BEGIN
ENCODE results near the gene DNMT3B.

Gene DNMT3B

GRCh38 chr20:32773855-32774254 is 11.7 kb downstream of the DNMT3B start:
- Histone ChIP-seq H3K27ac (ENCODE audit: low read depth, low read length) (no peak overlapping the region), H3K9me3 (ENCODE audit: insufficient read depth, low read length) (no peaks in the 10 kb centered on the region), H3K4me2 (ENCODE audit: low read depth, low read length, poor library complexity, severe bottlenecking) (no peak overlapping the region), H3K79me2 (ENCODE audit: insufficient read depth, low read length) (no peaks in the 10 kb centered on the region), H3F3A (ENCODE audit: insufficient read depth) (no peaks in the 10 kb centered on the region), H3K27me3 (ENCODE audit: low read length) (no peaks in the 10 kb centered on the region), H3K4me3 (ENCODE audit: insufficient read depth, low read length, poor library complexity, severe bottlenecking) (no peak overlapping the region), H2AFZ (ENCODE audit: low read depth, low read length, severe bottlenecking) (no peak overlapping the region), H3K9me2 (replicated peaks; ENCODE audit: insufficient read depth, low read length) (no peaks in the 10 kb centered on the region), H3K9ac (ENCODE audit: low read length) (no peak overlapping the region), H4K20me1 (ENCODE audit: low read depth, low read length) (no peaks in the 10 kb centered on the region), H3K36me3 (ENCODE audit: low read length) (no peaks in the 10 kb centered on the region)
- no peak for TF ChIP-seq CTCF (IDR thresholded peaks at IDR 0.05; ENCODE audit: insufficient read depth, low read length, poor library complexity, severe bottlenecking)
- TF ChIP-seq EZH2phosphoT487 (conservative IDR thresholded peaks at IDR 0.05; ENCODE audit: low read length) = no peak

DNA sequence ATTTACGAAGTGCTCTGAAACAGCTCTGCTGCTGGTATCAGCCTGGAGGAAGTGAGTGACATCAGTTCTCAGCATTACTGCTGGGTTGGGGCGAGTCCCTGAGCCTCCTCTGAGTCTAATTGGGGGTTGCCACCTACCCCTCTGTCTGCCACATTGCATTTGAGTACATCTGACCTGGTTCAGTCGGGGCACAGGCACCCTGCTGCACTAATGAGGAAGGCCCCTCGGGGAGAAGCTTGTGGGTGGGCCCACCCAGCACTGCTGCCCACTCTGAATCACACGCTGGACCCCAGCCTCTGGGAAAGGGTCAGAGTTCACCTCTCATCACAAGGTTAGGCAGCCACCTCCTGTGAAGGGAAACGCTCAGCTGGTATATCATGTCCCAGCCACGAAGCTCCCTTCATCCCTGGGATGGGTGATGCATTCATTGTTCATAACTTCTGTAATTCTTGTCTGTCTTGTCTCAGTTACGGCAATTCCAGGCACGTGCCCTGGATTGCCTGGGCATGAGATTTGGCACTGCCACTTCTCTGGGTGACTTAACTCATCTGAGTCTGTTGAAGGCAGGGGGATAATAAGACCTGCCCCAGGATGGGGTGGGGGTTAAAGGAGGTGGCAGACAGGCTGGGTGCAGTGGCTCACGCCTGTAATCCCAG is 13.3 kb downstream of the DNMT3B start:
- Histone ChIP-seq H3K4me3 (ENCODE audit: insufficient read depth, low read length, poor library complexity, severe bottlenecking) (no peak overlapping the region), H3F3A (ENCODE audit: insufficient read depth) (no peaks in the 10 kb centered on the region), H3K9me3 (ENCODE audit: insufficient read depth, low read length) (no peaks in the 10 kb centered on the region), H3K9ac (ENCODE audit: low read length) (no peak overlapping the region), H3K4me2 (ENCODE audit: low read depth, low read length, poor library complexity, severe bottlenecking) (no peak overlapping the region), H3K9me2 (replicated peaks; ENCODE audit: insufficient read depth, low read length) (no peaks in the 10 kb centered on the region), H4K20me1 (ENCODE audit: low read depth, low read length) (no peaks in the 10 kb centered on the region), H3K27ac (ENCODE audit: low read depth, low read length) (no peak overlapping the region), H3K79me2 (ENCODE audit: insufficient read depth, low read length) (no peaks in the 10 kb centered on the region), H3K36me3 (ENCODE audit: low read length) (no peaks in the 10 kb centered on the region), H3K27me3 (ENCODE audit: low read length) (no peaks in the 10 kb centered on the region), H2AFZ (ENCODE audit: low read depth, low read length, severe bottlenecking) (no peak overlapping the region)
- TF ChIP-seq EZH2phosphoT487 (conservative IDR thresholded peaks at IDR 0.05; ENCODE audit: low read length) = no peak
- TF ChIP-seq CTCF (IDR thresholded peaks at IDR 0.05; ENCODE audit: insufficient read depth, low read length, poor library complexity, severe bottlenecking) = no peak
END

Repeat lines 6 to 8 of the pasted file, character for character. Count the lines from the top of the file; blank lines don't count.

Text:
- TF ChIP-seq EZH2phosphoT487 (conservative IDR thresholded peaks at IDR 0.05; ENCODE audit: low read length) = no peak

DNA sequence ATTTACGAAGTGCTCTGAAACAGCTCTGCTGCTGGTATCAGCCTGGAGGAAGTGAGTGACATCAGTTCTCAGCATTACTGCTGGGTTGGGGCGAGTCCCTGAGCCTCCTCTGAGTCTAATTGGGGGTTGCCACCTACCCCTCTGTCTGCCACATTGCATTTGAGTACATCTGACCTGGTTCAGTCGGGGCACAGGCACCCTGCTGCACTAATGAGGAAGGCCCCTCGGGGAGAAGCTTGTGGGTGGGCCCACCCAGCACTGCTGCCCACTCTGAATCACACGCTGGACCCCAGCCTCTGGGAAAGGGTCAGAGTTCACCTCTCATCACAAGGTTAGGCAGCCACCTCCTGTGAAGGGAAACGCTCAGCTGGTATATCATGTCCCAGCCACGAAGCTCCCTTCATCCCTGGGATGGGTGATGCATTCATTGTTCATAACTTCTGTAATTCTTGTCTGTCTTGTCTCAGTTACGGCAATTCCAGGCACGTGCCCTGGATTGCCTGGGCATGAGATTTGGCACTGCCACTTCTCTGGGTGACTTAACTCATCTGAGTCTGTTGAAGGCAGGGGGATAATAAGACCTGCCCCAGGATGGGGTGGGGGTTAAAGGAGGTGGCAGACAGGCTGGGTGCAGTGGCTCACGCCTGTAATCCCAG is 13.3 kb downstream of the DNMT3B start:
- Histone ChIP-seq H3K4me3 (ENCODE audit: insufficient read depth, low read length, poor library complexity, severe bottlenecking) (no peak overlapping the region), H3F3A (ENCODE audit: insufficient read depth) (no peaks in the 10 kb centered on the region), H3K9me3 (ENCODE audit: insufficient read depth, low read length) (no peaks in the 10 kb centered on the region), H3K9ac (ENCODE audit: low read length) (no peak overlapping the region), H3K4me2 (ENCODE audit: low read depth, low read length, poor library complexity, severe bottlenecking) (no peak overlapping the region), H3K9me2 (replicated peaks; ENCODE audit: insufficient read depth, low read length) (no peaks in the 10 kb centered on the region), H4K20me1 (ENCODE audit: low read depth, low read length) (no peaks in the 10 kb centered on the region), H3K27ac (ENCODE audit: low read depth, low read length) (no peak overlapping the region), H3K79me2 (ENCODE audit: insufficient read depth, low read length) (no peaks in the 10 kb centered on the region), H3K36me3 (ENCODE audit: low read length) (no peaks in the 10 kb centered on the region), H3K27me3 (ENCODE audit: low read length) (no peaks in the 10 kb centered on the region), H2AFZ (ENCODE audit: low read depth, low read length, severe bottlenecking) (no peak overlapping the region)